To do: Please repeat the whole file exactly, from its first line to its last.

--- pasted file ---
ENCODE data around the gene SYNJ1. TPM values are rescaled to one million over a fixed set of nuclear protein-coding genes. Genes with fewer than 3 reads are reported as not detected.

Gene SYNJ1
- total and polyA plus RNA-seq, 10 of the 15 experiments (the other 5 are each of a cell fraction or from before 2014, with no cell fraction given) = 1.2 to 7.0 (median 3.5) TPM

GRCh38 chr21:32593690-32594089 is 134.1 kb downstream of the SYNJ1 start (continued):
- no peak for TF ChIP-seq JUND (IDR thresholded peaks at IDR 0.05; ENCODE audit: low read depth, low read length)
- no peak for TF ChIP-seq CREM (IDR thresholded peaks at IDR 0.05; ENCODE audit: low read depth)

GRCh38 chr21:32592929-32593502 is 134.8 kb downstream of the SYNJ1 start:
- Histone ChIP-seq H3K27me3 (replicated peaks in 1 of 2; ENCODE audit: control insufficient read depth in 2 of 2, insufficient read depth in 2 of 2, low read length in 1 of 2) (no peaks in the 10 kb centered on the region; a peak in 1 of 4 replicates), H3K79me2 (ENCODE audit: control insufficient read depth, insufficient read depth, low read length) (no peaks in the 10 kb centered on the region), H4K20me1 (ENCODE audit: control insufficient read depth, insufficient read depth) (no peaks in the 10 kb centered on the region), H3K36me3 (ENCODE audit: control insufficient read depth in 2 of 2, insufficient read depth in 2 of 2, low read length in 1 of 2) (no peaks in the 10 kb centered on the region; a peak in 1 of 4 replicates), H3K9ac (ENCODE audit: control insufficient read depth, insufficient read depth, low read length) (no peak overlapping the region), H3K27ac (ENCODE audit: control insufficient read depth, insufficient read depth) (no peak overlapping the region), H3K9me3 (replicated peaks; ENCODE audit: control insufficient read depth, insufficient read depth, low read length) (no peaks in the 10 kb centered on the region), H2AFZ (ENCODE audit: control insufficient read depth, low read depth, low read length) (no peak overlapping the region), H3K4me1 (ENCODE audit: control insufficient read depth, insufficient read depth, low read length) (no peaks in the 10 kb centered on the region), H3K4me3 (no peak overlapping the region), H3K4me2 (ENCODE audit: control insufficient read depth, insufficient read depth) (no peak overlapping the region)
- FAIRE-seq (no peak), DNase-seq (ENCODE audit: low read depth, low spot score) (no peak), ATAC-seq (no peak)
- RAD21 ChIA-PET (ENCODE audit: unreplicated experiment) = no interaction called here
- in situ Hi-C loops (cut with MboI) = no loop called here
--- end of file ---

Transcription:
ENCODE data around the gene SYNJ1. TPM values are rescaled to one million over a fixed set of nuclear protein-coding genes. Genes with fewer than 3 reads are reported as not detected.

Gene SYNJ1
- total and polyA plus RNA-seq, 10 of the 15 experiments (the other 5 are each of a cell fraction or from before 2014, with no cell fraction given) = 1.2 to 7.0 (median 3.5) TPM

GRCh38 chr21:32593690-32594089 is 134.1 kb downstream of the SYNJ1 start (continued):
- no peak for TF ChIP-seq JUND (IDR thresholded peaks at IDR 0.05; ENCODE audit: low read depth, low read length)
- no peak for TF ChIP-seq CREM (IDR thresholded peaks at IDR 0.05; ENCODE audit: low read depth)

GRCh38 chr21:32592929-32593502 is 134.8 kb downstream of the SYNJ1 start:
- Histone ChIP-seq H3K27me3 (replicated peaks in 1 of 2; ENCODE audit: control insufficient read depth in 2 of 2, insufficient read depth in 2 of 2, low read length in 1 of 2) (no peaks in the 10 kb centered on the region; a peak in 1 of 4 replicates), H3K79me2 (ENCODE audit: control insufficient read depth, insufficient read depth, low read length) (no peaks in the 10 kb centered on the region), H4K20me1 (ENCODE audit: control insufficient read depth, insufficient read depth) (no peaks in the 10 kb centered on the region), H3K36me3 (ENCODE audit: control insufficient read depth in 2 of 2, insufficient read depth in 2 of 2, low read length in 1 of 2) (no peaks in the 10 kb centered on the region; a peak in 1 of 4 replicates), H3K9ac (ENCODE audit: control insufficient read depth, insufficient read depth, low read length) (no peak overlapping the region), H3K27ac (ENCODE audit: control insufficient read depth, insufficient read depth) (no peak overlapping the region), H3K9me3 (replicated peaks; ENCODE audit: control insufficient read depth, insufficient read depth, low read length) (no peaks in the 10 kb centered on the region), H2AFZ (ENCODE audit: control insufficient read depth, low read depth, low read length) (no peak overlapping the region), H3K4me1 (ENCODE audit: control insufficient read depth, insufficient read depth, low read length) (no peaks in the 10 kb centered on the region), H3K4me3 (no peak overlapping the region), H3K4me2 (ENCODE audit: control insufficient read depth, insufficient read depth) (no peak overlapping the region)
- FAIRE-seq (no peak), DNase-seq (ENCODE audit: low read depth, low spot score) (no peak), ATAC-seq (no peak)
- RAD21 ChIA-PET (ENCODE audit: unreplicated experiment) = no interaction called here
- in situ Hi-C loops (cut with MboI) = no loop called here